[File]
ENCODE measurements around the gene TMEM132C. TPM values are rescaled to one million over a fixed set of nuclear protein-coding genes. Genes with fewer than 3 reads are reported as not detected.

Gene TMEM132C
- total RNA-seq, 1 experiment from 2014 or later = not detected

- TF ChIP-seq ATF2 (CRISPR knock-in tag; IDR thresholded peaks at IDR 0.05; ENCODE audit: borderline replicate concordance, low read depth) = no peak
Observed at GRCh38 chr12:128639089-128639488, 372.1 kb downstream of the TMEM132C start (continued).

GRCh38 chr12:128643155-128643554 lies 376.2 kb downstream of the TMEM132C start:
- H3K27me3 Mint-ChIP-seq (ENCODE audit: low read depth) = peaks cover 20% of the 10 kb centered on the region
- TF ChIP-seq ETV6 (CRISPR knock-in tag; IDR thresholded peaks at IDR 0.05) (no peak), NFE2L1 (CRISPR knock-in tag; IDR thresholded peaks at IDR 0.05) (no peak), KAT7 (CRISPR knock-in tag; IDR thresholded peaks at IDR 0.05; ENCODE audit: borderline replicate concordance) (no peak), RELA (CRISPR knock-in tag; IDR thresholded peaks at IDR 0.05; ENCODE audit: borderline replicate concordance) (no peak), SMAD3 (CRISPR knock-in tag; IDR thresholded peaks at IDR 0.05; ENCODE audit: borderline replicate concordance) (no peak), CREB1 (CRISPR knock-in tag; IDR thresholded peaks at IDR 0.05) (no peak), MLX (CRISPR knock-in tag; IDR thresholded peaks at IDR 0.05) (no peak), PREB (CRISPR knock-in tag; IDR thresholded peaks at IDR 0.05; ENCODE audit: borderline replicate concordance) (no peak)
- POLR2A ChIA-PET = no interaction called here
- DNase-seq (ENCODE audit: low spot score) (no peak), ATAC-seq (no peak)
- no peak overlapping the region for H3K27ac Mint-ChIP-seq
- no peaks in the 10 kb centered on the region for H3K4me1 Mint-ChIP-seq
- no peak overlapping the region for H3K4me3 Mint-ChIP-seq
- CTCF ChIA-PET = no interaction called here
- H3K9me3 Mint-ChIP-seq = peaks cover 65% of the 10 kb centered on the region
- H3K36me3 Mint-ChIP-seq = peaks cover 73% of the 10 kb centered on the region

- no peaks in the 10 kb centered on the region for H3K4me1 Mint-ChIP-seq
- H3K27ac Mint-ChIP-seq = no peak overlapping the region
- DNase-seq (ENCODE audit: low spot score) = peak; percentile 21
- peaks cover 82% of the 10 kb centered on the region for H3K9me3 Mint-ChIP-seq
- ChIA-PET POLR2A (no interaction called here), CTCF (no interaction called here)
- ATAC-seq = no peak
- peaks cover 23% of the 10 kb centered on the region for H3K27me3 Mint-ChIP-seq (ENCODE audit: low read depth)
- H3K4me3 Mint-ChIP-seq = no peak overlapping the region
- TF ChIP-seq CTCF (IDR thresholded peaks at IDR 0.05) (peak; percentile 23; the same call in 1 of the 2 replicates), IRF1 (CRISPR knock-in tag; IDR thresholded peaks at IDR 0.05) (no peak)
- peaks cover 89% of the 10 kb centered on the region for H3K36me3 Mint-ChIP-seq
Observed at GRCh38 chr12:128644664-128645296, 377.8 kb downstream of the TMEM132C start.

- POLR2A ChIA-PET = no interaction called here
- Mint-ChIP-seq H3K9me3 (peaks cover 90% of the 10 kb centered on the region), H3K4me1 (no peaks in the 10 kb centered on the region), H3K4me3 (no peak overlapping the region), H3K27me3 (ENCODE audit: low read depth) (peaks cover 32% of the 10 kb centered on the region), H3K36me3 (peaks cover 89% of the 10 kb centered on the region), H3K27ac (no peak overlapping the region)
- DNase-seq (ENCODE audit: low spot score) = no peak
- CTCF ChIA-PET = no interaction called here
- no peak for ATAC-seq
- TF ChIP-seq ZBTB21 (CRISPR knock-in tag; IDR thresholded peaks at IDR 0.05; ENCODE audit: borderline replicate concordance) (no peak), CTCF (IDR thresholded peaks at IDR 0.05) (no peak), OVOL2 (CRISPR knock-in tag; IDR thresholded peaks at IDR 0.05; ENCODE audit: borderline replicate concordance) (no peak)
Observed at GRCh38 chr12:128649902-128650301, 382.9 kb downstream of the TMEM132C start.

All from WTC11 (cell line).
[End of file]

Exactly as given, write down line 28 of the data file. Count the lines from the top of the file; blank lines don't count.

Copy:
- POLR2A ChIA-PET = no interaction called here